Tuesday, April 29, 2008

Shawnee State Forest in the spring

Last Saturday's Avid Birders trip was to Shawnee State Forest in Scioto County, with a few visits to places in Adams county afterwards.

Overlooking the Ohio River from Shawnee State Forest.

Shawnee State Forest, or just "Shawnee" for short, is a favorite place for many Ohio birders for early spring migrants. This is a great place to tick off the arriving warbler wave, and Saturday was no exception, with 20 species of warblers sighted or heard by the group (I myself only had 17 species in Shawnee, with an additional species sighted in Adams County). Highlights included great views of Broad-winged Hawks, Orchard Oriole, Scarlet Tanagers, White-eyed Vieroand of course, the warblers. The best warbler of the day was an obliging Cerulean Warbler, who came down and foraged just above eye level for us (on a side note, after getting back and taking Henry the Pug for his walk, I had even better looks at a Cerulean Warbler in Walhalla Ravine!). Shawnee is gorgeous in the spring, with all the dogwoods and redbuds blooming, imparting a palette of pastel whites, pinks and greens to the landscape - a perfect background to the boldly colored birds! I took a lot of photos, but only a few really came out. The best ones are below.

Cerulean Warbler

Worm-eating Warbler, living up to its name

Prairie Warbler

Blackburnian Warbler

In all, I saw 81 species on Saturday, a pretty awesome day of birding! I added 30 new birds for the year, so I'm now at 191 species for the year and 168 for Ohio. My first of year birds from Saturday include (species followed by location of first sighting):

Green Heron (Shawnee Marina [SM])
Broad-Winged Hawk (Shawnee State Forest [SSF])
Ruby-throated Hummingbird (SSF)
Great Crested Flycatcher (Edge of Appalachia Preserve, Adams County [EA])
White-eyed Vireo (SSF)
Warbling Vireo (Pike County)
Red-eyed Vireo (SSF)
Bank Swallow (SM)
Cliff Swallow (Pike County)
Blue-gray Gnatcatcher (SSF)
Gray-cheeked Thrush (Walhalla)
Wood Thrush (SSF)
Gray Catbird (EA)
Blue-winged Warbler (SSF)
Northern Parula (SSF)
Blackburnian Warbler (SSF)
Prairie Warbler (SSF)
Cerulean Warbler (SSF)
Black-and-white Warbler (SSF)
American Redstart (SSF)
Worm-eating Warbler (SSF)
Ovenbird (SSF)
Kentucky Warbler (SSF)
Common Yellowthroat (EA)
Hooded Warbler (SSF)
Yellow-breasted Chat (SSF)
Scarlet Tanager (SSF)
Rose-breasted Grosbeak (SSF)
Indigo Bunting (SSF)
Orchard Oriole (SM)

Friday, April 25, 2008

Some nice neighborhood finds this morning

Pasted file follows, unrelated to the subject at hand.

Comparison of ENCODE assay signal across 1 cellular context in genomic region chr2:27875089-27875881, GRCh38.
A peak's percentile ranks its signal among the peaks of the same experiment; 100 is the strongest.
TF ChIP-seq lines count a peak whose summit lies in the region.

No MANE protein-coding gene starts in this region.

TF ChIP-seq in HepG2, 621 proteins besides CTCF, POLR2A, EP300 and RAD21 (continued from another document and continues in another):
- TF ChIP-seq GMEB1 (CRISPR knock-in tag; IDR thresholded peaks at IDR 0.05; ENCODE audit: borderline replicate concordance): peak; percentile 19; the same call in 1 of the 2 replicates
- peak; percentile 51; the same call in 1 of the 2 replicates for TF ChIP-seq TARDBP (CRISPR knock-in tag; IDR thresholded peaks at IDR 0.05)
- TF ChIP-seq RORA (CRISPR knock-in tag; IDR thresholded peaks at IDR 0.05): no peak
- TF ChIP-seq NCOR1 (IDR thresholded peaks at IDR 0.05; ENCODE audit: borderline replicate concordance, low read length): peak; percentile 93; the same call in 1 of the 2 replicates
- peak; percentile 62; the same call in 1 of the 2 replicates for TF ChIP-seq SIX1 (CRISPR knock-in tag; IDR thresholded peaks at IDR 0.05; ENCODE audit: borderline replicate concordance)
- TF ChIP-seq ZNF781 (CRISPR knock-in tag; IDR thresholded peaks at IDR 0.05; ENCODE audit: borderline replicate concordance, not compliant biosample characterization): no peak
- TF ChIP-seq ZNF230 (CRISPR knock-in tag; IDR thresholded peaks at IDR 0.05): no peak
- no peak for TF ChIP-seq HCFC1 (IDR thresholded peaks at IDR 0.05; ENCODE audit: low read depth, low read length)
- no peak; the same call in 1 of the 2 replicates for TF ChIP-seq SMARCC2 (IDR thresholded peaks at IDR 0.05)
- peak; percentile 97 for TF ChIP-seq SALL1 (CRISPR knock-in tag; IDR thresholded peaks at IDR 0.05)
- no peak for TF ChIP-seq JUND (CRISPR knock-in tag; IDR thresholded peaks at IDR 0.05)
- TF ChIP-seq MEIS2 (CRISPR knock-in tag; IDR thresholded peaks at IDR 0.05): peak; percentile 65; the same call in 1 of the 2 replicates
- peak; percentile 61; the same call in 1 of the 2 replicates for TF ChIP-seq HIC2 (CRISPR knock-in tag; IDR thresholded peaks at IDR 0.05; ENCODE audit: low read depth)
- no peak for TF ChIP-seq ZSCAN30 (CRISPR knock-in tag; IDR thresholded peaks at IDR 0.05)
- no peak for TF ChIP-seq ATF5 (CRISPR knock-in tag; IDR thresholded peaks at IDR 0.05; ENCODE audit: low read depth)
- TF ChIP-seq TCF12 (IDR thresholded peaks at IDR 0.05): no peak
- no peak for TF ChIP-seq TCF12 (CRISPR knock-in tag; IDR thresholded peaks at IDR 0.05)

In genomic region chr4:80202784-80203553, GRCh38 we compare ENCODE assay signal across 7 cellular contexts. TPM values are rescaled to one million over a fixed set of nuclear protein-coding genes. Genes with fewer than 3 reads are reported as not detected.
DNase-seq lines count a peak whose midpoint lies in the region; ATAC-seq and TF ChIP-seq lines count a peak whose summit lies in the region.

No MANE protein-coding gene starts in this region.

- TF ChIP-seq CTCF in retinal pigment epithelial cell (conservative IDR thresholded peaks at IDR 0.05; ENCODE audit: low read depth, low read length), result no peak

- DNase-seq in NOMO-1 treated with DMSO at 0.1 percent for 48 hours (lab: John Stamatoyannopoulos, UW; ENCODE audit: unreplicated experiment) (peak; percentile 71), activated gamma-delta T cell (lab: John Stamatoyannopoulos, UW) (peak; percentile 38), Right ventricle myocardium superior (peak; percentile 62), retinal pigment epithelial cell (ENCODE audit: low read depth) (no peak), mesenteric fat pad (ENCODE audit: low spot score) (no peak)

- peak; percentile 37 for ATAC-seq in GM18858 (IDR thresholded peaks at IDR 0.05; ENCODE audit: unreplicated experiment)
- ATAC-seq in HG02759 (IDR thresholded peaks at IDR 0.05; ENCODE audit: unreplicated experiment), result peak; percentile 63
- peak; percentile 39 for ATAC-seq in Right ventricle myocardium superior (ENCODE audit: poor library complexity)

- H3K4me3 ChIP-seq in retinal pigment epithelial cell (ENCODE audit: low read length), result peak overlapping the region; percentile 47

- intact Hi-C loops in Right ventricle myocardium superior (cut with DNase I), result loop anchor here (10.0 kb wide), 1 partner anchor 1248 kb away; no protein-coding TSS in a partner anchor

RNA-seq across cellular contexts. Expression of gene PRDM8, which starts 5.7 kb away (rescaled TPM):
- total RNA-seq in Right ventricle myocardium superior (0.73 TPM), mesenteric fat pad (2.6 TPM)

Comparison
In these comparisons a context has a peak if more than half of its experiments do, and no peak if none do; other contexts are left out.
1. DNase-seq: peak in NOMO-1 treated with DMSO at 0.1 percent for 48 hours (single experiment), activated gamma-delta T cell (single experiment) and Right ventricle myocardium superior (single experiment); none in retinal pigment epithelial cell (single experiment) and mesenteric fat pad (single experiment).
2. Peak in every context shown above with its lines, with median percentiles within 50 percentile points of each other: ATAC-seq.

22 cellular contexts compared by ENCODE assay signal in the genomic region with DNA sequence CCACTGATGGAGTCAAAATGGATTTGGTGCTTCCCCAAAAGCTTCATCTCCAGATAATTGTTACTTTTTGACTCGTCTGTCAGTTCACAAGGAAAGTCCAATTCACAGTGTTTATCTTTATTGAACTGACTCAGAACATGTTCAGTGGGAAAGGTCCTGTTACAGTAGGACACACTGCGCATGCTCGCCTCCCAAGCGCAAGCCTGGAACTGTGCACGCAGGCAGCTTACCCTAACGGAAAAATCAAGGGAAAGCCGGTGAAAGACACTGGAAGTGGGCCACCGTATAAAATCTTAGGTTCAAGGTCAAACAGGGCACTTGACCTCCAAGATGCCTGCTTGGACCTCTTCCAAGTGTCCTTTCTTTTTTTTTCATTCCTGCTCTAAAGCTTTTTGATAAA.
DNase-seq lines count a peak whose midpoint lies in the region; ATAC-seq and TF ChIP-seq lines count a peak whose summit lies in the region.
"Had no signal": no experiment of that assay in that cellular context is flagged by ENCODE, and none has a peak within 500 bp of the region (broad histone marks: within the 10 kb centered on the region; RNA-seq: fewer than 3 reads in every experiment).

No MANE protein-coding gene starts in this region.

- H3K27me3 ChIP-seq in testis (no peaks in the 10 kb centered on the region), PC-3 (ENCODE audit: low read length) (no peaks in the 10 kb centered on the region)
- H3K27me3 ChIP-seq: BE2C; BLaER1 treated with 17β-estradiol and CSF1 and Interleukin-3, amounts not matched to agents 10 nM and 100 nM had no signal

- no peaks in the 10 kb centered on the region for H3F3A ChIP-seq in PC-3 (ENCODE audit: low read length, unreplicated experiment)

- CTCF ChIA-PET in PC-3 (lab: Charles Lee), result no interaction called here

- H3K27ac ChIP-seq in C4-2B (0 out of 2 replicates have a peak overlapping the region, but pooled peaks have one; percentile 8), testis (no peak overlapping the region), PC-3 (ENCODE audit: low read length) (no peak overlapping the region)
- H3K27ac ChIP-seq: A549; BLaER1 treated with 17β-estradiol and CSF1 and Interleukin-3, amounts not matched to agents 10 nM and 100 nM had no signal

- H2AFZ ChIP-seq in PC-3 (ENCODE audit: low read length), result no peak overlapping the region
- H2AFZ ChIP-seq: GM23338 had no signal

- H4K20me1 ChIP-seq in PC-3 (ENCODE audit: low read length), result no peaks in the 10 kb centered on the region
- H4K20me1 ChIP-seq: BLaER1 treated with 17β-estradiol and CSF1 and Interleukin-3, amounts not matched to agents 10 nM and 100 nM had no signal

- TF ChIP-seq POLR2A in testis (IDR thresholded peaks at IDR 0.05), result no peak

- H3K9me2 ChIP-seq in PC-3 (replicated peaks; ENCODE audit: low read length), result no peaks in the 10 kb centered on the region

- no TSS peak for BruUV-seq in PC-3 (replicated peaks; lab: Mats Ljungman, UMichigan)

I decided to get up a little earlier than usual and take Henry out for a morning walk to Walhalla Ravine, to see if any warblers had decided to show up yet. I wasn't disappointed, having a look and listen to a Yellow-throated Warbler and a Black-throated Green Warbler. Besides these warblers, Ruby-crowned Kinglet and a Veery also made it onto both my neighborhood and year lists, while a Chipping Sparrow was new for the neighborhood. Pretty productive little walk, although I did end up missing my bus!

Thursday, April 24, 2008

Getting close to Florida time

Tomorrow marks two weeks from the start of my Florida birding trip. This will be my first week-long birding adventure that I've ever taken. Previously, the longest stretch of time I've spent that was solely devoted to birding was a three-day weekend a couple years ago in New Jersey. That trip was originally meant to be a pelagic outing, but the company canceled the trip due to heavy seas while we were already halfway to New Jersey, so we just went ahead and birded the coast.

This trip promises to be exhilirating, with tons of life birds awaiting me. I think at a bare minimum I will add 20 life birds and three ABA region birds to my list, but I bet I'll double those numbers, as I'm going to be traveling with some really good birders. I'm still figuring out the best way to pay for the trip - Bush's $600 bribe, I mean rebate, will cover most of it but that check will probably not arrive until after the trip. I may just take some money out of savings and replace it with the federal bribe money.

Monday, April 21, 2008

Rails, banding, and the first swift of the year

This weekend, I went birding with my friend Brad at Springfield Marsh State Nature Preserve in Seneca County. Our objectives were Sora and Virginial Rail. We arrived about 7 am and were greeted by more singing Swamp Sparrows than I've ever heard in my life. We had a little trouble at first with the rails, trying to call them in with Brad's palm pilot loaded with some birding software. We did get a nice look at a Sora eventually, and heard a Virginia Rail calling. I managed to add a few year birds there besides the rails, including Brown Thrasher, House Wren, Yellow Warbler, and Northern Rough-winged Swallow.

While we were there, we ran into Tom Bartlett, who was doing some banding with a college class. We got some great close-up views of some birds I couldn't count for my year list due to ABA rules: Ruby-crowned Kinglet and White-eyed Vireo. We also got to admire Brown Thrasher, Red-bellied Woodpecker, Black-capped Chickadee, and numerous Swamp Sparrows among others.

We then headed to Killdeer Plains Wildlife Area, where a friend of ours had seen a bunch of golden-plovers the previous day. We dipped on the plovers, but I was able to add Pectoral Sandpiper, Dunlin and Barn Swallow to my year list there. Killdeer Plains is (or was) a birding hotspot for north central Ohio, and it's a good place for waterfowl and winter raptors. But it's getting tougher to bird there, as the state DNR has closed the main east-west road through the area and there are no trails.

Finally, I added Chimney Swift to my year and neighborhood list yesterday - had one over the Giant Eagle grocery store as I went in for bread and wine last night!